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Bouncing Here, There and Everywhere - The Trauma of Repeated Weight Cycling



I’ve heard it many times before “Brian, in my life, I’ve literally lost 1,000 pounds, but I’ve put on about 1,400” Or “I’m losing/maintaining weight, and I’m every second of every day I am shitless that it’s all going to come back” I’ve now come to the very distressing conclusion that people’s previous weight rebounds are a form of trauma that impact – and even impede - people’s ability to manage their relationship with food and body in a healthy way.

A lot of this is due to “diets”. I know that many of my readers know that “diets” (e.g. Atkins, Paleo, Intermittent Fasting, Keto) are inherently bad, so I don’t need to explain in detail why this is the case. However, many “diets” do indeed work – you eliminate a food, adjust your eating – and with willpower weight does tend to come-off. However, there is an axiom in weight loss that says “what you do to lose the weight is what you need to keep doing for the rest of your life to keep it off.” So if you have lost weight by standing on one foot, whilst only eating pure organic salmon skin with juice from a GMO-free, organic, free-range grown lemon followed by greenhouse-produced celery flown-in by Canadian Geese from a fourth generation farm in Buttpoke, Idaho, you will have to continue doing this for the rest of your life. Once you reach your goal weight, you can’t go back to eating bread and cupcakes. To keep the weight off, it’s salmon skin for life baby.


What’s worse is that diets can actually create or perpetuate full-blown eating disorders in people. People begin to treat their bodies are things to be controlled, starved, managed and pigeon-holed into the passing flotsam and jetsam of Instagram fashion. This often begins a very serious cycle of restricting and purging that can indeed become rapidly out of control.

And it is this being out of control that causes the panic, trauma, anxiety, guilt, shame and embarrassment that fuels eating disorders and huge weight cycling. When people binge, they are out of control. When people restrict and starve themselves, many people (but not everyone) knows that deep down there is something wrong with their behaviour, since they know that the hunger they feel will never go away and needs to be satisfied. However, more broadly, people just feel hopeless and helpless when it comes to their weight, their self-esteem and their relationships with their bodies. That is why I hear people telling me that they feel getting their relationship with food, weight, body and self-esteem back seems impossible.

My main goal in therapy, and I tell clients this, is to restore people’s relationship with all of

these things. Below are the main points that I try to tell clients as they make this transition:


  • Psychologically, it is critical to reduce people’s anxiety about weight fluctuations. People arguably work with me so that they no longer have to feel the minute-by-minute anxiety and shame that comes from weight cycling throughout their entire lives. I work to stop the feelings of worthlessness and being out of control with my clients.

  • The main way I accomplish the above is I tell people to take their eating changes very, very, very, very, very, very, very, very, very, very, very, very, very, very, very, very, very, very, very, very, very, very, very, very, very, very, slowly. Oh, did I mention that I tell people to take their weight changes very, very, very, very, very, very, very, very, very, very, very, very, very, very, very slowly? I work with clients to understand the rush for losing weight and determine if that rush is caused by anxiety or other psychopathology that would interfere with a healthy relationship with food and or body. Note too, that I will determine if clients have medical issues that impact either their food intake or the speed with which they need to lose weight, and will always defer to medical advice in this area.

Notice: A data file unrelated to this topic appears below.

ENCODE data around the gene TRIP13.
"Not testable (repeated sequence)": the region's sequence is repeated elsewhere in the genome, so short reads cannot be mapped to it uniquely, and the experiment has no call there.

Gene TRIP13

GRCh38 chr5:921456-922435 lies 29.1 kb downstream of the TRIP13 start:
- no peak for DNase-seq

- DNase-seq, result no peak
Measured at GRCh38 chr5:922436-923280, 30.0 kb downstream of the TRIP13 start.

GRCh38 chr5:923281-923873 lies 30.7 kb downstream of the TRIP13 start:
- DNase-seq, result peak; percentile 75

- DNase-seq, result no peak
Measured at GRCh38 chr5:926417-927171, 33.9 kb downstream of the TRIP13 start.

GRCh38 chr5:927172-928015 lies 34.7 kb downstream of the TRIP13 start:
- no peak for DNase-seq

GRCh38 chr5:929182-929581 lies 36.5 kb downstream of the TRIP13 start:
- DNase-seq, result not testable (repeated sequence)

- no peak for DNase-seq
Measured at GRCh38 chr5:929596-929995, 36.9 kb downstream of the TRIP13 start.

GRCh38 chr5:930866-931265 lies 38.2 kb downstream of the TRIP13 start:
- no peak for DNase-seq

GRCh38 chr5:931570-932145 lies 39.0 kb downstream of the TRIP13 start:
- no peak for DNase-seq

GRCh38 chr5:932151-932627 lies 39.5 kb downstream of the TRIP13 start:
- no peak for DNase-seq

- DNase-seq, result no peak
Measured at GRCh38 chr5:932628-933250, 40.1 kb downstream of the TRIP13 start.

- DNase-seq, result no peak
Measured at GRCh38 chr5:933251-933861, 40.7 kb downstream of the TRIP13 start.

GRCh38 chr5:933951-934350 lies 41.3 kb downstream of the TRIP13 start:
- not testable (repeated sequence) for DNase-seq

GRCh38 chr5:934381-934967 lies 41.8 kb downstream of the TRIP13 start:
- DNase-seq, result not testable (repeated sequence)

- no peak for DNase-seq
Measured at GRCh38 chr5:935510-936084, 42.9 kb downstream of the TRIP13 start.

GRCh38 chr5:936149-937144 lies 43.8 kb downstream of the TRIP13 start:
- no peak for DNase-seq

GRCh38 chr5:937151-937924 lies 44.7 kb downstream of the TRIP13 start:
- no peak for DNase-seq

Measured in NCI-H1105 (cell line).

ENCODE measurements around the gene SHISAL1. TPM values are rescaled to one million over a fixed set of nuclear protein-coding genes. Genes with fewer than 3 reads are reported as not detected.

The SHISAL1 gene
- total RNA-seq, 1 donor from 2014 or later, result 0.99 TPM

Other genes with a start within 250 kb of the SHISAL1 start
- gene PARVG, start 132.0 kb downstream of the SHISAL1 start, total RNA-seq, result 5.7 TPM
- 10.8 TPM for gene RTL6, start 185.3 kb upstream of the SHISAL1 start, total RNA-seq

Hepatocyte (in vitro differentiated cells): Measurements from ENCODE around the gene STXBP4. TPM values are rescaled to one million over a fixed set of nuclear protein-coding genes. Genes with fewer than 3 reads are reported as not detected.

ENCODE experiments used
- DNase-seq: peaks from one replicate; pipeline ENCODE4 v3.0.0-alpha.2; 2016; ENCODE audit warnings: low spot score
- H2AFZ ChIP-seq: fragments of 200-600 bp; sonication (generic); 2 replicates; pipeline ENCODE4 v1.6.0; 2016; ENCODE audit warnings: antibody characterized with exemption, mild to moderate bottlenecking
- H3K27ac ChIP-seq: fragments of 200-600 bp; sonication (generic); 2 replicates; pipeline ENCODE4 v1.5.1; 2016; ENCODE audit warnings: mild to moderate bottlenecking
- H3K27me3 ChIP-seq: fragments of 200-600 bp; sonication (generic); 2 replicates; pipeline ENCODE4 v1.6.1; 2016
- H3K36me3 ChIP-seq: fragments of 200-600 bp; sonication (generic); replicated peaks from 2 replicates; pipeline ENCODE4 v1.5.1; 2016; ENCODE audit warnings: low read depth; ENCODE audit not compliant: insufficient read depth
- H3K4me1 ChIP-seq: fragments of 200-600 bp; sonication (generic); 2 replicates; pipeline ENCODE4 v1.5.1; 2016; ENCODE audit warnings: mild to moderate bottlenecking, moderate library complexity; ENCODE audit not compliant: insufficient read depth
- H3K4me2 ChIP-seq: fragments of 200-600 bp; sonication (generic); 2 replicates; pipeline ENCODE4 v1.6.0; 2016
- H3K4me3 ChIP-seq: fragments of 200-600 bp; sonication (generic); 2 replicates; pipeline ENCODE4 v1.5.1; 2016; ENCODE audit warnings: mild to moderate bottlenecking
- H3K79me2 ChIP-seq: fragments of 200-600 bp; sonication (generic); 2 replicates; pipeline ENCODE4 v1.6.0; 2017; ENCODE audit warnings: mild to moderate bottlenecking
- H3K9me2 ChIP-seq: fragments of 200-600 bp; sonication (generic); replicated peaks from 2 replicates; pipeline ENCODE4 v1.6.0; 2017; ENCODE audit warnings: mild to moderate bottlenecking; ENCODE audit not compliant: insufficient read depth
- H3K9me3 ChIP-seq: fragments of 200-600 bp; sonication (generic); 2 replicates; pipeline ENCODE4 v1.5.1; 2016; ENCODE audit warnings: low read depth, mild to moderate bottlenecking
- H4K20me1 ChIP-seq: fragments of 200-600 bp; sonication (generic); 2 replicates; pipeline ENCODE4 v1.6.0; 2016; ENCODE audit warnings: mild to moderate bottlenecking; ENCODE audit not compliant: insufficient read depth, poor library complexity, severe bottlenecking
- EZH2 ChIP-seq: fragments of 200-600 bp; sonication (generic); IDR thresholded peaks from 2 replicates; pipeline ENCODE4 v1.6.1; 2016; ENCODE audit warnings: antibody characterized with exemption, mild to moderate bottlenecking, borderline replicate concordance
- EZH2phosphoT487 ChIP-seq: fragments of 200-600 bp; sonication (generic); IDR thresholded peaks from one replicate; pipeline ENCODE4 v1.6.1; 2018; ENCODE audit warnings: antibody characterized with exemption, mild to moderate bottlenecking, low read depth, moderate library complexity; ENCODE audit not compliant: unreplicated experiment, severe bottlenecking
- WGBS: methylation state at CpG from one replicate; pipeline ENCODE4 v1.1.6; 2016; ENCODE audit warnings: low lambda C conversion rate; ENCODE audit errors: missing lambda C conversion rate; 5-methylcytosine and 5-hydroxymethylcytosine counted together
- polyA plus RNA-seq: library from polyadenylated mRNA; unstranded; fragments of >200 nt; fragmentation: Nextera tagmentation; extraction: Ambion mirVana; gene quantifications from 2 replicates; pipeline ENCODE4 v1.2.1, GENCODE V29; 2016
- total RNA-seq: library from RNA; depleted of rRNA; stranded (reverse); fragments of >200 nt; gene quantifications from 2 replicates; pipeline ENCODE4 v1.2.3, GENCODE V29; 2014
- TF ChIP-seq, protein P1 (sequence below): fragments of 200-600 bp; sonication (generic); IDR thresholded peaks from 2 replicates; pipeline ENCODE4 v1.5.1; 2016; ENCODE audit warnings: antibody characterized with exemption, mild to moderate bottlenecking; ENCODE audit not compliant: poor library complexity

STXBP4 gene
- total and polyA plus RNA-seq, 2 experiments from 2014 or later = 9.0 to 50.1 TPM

• The reason for this is simple – I want people to restore their relationships with food and body before they make any changes to their weight. Sometimes people actually say that once this happens their weight loss goals change, and I am thrilled because they are now looking at themselves with fresh perspective and are in a position to make better choices about their weight and food and what they want from life.

  • Food is meant to be enjoyed as much as it is meant to be for fuel. Sometimes people can choose to eat to fuel themselves during the day, and at other times they can use food for comfort. It can and should be both. Typically, clients who weight cycle have only used food for weight control, and that is just simply a recipe for disaster.

  • Finally, I want people to make lasting change, not quick change.


Sometimes I spend almost a year with clients helping them get ready for their weight loss. This time is hardly spent sitting on our hands. We are discussing trauma, addiction, past relationships with food, reasons for quick changes, etc… Life these days, quite frankly, is full of enough shit and stress for many of us. Given that we have to eat multiple times a day, food and weight should not be a “stress” that we should have to manage on top of everything else. It should come naturally to us. Like most anything, we will screw-up with it, our weights will change, what we eat will change, our need to lose weight will change and so on. Going up and going down in weight only adds to our stress – and it shouldn’t. Slow, sustainable changes that support one’s proper relationship with food and body image are the only real ways to make sustainable changes in our lives. In the short term, this will cause an immense amount of anxiety, but it will break patterns of weight cycling.

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